Quirky recently released a product in collaboration with GE called Aros. It’s a smart air-conditioner which can be controlled by a smartphone. If you’re not familiar with Quirky, they are a company who manufacture products which are dreamnt up by people like you and me. In fact anyone can submit an idea to Quirky. But if you can’t think of a good idea you can contribute to (or ‘influence’ as Quirky says) someone else’s idea. If the idea gets enough traction Quirky put it into production and give back a small percentage of profits to the person who came up with the original idea as well as the key influencers.

Quirky’s latest marketing campaign for the Aros is built around a video show casing the manufacturing process of the Aros. The video shows factory workers at various stages of production assembling tooling, painting parts, screwing in components, braising tubing, testing, packing and eventually shipping the products out of the factory. The focus is on people making the products, not machines or robots. There are very few shots that don’t feature a person doing some of the work. It’s a very well put together video however the focus on people left we with a very different feeling when compared to watching the making of the Apple iPhone 5C.

Making of the Aros Air-conditioner

Being a designer I love seeing how things are made. I find the manufacturing process more interesting than the product in some cases. If I have witnessed how something is made I get to see all the effort and technology that goes into a product and I am more likely to want to own it. This was definitely the case when Apple released the video showing how the iPhone 5C was made. The technology and precision involved in making that handset was up their with fine watch crafting.

Making of the iPhone 5C – The manufacturing component is from 1:35 – 2:20

The big difference between the videos is that Apple does not show a single factory worker. Sure there is more robotics and automation involved when assembling an iPhone compared to an air-condition but I guarantee there are lot of other steps which involve actual real people assembling iPhones that are just not shown.

The two videos left me with very different feelings. The Aros video made me feel for all the factory workers assembling products all day long getting paid very little for their efforts. Where as the Apple video still makes we want to buy an iPhone 5C and I don’t even think about the factory workers because I don’t see them in the video.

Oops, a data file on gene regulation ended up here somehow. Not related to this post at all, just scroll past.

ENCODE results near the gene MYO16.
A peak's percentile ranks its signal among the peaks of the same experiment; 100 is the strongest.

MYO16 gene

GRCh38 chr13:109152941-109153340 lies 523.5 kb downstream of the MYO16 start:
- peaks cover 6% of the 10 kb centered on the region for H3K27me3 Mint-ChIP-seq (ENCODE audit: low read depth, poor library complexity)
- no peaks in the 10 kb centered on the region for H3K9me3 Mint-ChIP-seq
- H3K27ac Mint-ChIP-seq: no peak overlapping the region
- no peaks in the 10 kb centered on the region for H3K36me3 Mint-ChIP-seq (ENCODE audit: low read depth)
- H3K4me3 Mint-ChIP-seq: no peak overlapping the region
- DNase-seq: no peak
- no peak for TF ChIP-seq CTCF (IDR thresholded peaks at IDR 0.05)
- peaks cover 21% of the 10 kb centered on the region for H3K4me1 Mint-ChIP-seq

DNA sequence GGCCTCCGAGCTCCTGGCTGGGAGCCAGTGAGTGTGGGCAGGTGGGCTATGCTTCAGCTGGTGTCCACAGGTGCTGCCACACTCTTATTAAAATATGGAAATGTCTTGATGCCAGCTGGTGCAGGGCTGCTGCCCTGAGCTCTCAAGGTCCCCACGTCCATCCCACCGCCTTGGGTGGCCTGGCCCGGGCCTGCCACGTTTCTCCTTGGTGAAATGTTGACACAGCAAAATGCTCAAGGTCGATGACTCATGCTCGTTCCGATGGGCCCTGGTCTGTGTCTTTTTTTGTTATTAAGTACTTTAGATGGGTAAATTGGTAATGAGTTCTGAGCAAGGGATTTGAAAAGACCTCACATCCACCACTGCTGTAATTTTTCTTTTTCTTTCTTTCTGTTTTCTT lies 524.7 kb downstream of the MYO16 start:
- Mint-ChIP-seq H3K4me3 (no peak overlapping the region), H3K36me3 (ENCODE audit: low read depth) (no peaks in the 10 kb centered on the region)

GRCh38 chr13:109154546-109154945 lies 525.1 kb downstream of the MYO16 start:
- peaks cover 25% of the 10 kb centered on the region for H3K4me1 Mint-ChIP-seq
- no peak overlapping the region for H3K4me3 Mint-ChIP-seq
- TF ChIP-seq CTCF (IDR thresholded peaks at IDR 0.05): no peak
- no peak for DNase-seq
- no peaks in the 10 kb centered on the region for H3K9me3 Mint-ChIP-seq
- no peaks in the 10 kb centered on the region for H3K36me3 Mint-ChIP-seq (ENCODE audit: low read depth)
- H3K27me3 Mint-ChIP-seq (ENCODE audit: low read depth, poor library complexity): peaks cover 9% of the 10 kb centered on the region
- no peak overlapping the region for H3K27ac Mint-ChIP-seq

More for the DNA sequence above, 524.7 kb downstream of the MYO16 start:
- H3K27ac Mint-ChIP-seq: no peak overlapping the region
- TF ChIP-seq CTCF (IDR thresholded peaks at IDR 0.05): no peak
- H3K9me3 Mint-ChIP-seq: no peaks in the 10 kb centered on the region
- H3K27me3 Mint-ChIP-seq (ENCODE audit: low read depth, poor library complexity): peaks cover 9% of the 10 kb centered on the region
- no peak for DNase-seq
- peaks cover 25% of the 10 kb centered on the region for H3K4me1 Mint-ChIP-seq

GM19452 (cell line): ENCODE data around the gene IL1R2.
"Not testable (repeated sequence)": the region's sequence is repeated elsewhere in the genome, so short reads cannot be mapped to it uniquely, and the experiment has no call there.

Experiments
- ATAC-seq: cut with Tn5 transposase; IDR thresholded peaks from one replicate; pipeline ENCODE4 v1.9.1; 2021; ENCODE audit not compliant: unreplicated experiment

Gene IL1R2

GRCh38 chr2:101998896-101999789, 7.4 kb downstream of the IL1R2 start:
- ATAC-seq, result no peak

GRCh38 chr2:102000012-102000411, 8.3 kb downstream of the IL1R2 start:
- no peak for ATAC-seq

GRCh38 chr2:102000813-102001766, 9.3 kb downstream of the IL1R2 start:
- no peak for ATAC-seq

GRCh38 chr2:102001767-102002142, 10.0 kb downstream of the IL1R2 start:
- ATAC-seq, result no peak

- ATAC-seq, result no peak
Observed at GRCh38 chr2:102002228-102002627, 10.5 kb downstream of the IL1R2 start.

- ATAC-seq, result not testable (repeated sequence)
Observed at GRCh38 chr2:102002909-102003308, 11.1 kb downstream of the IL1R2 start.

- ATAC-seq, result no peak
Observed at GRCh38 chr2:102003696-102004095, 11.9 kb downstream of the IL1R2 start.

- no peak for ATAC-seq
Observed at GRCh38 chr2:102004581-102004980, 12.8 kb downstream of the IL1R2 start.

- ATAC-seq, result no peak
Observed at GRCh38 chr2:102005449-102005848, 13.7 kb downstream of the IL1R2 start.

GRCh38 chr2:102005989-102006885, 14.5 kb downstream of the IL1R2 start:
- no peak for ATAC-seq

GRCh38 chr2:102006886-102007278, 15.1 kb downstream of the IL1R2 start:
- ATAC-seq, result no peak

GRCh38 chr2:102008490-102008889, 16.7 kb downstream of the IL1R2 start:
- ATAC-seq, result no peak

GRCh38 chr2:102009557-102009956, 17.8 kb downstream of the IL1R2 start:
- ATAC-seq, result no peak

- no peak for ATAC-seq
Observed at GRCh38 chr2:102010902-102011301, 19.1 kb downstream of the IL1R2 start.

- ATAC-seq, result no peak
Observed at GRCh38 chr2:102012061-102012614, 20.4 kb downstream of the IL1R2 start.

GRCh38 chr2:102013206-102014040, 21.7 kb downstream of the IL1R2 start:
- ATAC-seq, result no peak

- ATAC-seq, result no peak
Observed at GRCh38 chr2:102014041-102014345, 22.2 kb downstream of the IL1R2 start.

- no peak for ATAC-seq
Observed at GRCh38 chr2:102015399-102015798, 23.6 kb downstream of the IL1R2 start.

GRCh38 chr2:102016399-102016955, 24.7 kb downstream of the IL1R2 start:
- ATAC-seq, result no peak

I respect Quirky for showing it how it is, however I wonder if the humanising factor will have a negative effect on their marketing campaign.

How did the videos make you feel?




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Smartphones are the center of the Universe

japan subwayWhether you like it or not smartphone are the central hub of your life. If you can name just one person you know who does not have one (apart from your grandparents) i’ll be surprised.

And it will come as no surprise that we’re not attached to our smartphones purely for communication purposes. The average person would spend more time on Facebook and playing Candy Crush than making actually making phone calls. But for some reason we feel the need to carry these with us 24/7 so we are never out of reach. But with the way technology is heading we’re going to be reliant on our smartphones for a whole lot more than just google.

I recently installed a Kwikset Kevo lock on my house which allows me to lock and unlock the front door via bluetooth using my iPhone. To me this is great because I no longer have to carry a key to get in my house. The downside is if I get home late at night and my phone is flat I’m stuck outside, that and my wife recently discovered it keeps track of all locks and unlocks so she knows what time I really leave for work in the morning. But I am happy to take the chance for the convenience of not having to carry a key.

If I am driving somewhere I have never been before I use my phone to provide directions and traffic updates. I threw out my street directory a long time ago. If I go for a ride I connect my phone to my bike using my Quad Lock bike mount and it monitors my speed and distance travelled. I ditched my Garmin cycling computer in favour of this as its much easier to use and saves me from having to remember to bring another device. Last week I was at Sauced and I was able to pay for my lunch (4p’s pasta is the bomb) via Paypal with my iPhone. Why don’t all stores have this?

The smartphone has replaced a lot of “dedicated devices” and its going to replace a lot more in the future… And its not just devices… credit cards, and cash are two which come to mind… guess I no longer need to carry a wallet.

But can the smartphone be replaced? Wearable technology you say. Well it has been generating a lot of buzz lately but its not going to replace your smartphone, at least not in the near future. Google glass needs to pair with a smartphone to be able to do pretty much anything. A Smart watch isn’t very smart if it can’t connect to your smartphone. Activity trackers can’t tell you much until they sync with your smartphone to diagnose the data.

Until they can figure out how to fit the same amount of technology in your smartphone into something this size of a 20 cent piece, or smaller, and with decent battery life, the Smartphone still reins king.

If you don’t already cherish your smartphone, you better start to, as they are becoming a critical component to interact with the world.








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Consistency is key, so why doesn’t Apple follow suit?